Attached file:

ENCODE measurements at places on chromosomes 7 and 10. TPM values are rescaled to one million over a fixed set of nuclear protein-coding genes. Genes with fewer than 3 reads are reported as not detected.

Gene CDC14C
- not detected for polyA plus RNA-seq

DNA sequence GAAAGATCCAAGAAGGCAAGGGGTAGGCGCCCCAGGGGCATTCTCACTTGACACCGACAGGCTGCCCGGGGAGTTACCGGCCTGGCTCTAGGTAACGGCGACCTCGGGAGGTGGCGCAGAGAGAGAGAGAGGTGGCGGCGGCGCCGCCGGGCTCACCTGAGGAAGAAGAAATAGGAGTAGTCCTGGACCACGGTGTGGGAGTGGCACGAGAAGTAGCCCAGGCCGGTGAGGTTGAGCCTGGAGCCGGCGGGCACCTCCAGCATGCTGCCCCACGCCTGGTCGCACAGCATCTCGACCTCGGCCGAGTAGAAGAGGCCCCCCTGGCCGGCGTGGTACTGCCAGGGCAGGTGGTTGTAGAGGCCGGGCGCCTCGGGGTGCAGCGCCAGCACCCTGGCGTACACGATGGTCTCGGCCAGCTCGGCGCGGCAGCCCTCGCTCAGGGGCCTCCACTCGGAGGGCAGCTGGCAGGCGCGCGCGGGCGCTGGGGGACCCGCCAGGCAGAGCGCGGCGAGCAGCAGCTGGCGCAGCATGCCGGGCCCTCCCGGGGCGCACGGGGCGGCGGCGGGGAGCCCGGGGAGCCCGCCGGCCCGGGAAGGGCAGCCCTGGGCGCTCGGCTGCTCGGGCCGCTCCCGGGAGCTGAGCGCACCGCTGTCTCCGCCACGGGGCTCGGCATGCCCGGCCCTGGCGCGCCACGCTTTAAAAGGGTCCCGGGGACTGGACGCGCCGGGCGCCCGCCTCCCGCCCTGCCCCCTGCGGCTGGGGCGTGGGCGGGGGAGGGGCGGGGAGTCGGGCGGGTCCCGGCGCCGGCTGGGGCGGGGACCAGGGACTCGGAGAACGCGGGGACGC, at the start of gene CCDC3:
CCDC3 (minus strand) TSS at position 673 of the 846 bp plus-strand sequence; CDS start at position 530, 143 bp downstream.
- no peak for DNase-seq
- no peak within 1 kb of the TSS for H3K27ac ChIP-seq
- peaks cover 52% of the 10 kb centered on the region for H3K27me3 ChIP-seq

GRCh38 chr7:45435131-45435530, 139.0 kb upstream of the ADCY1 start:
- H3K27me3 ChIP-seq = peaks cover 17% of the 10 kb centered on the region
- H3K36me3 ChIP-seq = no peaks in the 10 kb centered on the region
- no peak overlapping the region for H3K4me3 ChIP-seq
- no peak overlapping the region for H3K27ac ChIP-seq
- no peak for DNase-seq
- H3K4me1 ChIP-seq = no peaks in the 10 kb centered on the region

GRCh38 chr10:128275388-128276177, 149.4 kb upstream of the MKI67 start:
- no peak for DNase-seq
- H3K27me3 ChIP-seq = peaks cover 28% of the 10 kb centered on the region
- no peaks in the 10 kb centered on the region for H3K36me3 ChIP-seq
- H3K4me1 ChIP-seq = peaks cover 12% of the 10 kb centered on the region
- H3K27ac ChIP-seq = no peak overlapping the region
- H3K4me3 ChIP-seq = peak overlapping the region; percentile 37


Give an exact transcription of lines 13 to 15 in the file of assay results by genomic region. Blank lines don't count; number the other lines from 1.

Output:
- no peak overlapping the region for H3K27ac ChIP-seq
- no peak for DNase-seq
- H3K4me1 ChIP-seq = no peaks in the 10 kb centered on the region